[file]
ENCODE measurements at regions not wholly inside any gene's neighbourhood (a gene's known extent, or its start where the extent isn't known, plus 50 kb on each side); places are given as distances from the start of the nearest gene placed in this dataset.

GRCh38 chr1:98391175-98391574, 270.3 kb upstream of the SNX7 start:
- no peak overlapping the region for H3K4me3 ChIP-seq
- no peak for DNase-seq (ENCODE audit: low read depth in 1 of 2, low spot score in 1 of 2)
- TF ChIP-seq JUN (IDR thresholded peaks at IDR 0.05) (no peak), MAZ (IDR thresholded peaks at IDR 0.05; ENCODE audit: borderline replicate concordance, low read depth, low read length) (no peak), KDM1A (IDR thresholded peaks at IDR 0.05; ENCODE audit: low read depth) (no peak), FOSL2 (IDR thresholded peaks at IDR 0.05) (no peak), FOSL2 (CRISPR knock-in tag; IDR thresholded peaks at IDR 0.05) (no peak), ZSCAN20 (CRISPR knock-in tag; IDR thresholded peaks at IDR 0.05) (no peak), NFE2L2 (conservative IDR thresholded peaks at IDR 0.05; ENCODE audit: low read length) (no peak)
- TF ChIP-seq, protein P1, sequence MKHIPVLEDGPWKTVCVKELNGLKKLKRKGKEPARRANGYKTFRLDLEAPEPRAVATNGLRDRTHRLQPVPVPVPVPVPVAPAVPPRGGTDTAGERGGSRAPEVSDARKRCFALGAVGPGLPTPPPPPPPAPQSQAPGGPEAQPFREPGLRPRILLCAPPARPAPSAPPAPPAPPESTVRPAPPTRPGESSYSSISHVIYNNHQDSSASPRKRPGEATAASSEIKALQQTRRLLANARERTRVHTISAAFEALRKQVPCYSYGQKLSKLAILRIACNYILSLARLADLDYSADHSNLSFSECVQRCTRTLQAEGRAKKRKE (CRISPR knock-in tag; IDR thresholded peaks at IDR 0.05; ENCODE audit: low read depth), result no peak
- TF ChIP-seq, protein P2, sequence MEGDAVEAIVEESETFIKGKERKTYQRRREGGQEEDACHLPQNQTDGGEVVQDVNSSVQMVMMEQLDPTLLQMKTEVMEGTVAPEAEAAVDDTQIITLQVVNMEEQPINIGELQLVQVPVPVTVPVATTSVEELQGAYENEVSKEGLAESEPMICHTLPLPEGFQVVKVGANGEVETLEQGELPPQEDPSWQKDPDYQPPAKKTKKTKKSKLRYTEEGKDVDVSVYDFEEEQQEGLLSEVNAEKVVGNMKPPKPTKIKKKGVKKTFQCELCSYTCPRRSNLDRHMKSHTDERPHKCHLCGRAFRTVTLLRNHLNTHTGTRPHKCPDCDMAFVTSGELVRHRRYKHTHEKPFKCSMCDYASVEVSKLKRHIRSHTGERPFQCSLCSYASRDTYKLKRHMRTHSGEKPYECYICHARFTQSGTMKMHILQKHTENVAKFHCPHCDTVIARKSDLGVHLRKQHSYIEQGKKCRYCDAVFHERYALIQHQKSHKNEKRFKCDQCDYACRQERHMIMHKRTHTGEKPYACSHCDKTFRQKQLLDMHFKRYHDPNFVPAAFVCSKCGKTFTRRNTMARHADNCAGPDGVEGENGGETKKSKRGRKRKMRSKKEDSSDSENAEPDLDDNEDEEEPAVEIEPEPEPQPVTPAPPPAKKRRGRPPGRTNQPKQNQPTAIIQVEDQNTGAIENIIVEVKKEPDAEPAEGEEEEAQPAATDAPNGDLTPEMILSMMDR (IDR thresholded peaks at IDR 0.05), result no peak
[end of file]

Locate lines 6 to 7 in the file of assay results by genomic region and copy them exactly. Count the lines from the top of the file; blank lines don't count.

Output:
- TF ChIP-seq, protein P1, sequence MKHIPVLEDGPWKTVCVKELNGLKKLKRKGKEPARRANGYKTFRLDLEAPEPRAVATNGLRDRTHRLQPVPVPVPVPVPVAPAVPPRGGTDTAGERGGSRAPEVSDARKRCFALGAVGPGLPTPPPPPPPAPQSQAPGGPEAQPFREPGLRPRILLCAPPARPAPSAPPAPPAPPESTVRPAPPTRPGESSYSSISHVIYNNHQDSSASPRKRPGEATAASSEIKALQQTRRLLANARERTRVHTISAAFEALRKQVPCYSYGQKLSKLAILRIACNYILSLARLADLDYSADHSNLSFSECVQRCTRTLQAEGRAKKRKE (CRISPR knock-in tag; IDR thresholded peaks at IDR 0.05; ENCODE audit: low read depth), result no peak
- TF ChIP-seq, protein P2, sequence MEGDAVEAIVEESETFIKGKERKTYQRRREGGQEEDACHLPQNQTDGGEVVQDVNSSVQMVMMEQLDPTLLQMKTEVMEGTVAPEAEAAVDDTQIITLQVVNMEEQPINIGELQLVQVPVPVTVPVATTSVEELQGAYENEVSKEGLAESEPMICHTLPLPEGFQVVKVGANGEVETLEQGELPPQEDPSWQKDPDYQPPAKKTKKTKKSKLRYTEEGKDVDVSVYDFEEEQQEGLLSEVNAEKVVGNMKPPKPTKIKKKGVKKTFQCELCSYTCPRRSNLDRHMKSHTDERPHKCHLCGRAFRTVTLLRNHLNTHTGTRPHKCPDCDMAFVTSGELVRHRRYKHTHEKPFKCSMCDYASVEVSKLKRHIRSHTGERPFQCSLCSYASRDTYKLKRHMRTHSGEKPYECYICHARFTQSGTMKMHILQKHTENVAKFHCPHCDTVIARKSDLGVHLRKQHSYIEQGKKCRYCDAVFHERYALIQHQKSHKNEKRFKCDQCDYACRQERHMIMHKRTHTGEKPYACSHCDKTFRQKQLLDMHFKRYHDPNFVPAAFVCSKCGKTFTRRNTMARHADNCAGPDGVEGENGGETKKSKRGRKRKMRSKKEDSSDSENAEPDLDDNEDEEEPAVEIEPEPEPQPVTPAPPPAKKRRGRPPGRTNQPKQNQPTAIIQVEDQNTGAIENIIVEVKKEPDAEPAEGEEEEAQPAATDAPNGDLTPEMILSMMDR (IDR thresholded peaks at IDR 0.05), result no peak